The CJEU’s Advocate-General Tanchev has potentially kicked the hornet’s nest…
Ever since the CTM/EUTM system case into being, there have been some unanswered questions of doctrinal orthodoxy at its heart that reflect the different approaches of the common-law and Roman-law based systems of the EU’s constituent member states to “bad faith” and the presence of an intention to use a mark at the point of filing.
To a lesser – but perhaps no less important – extent, there has been a rumbling question around the terminology used in specifications – how widely can terms be drafted? Should a wide term such as “computer software” – which gives protection for all myriad forms of software – be permitted, thus granting a wide monopoly to registrants, or should it be limited to particular, precise terms related to the applicant’s actual product as evidenced?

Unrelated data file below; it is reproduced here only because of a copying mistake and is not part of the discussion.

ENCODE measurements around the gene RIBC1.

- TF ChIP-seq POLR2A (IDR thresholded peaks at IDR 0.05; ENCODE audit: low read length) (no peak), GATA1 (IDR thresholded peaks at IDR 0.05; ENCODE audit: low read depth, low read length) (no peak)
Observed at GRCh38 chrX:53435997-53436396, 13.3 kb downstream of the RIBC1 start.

Although the world at large may regard these as technical questions of interest only to trade mark attorneys and aficionados, in fact they go to the heart of the public policy justification for trade mark protection, namely how much of a monopoly should the state give to businesses? In addressing these issues in his opinion on SKYKICK, AG Tanchev may have laid the ground not just for the CJEU’s determination of the last major doctrinal questions in the EUTM system and far-reaching changes in the interpretation of the harmonised trade mark law, he may also have opened the floodgates to a deluge of procedural amendments, oppositions and invalidity claims.
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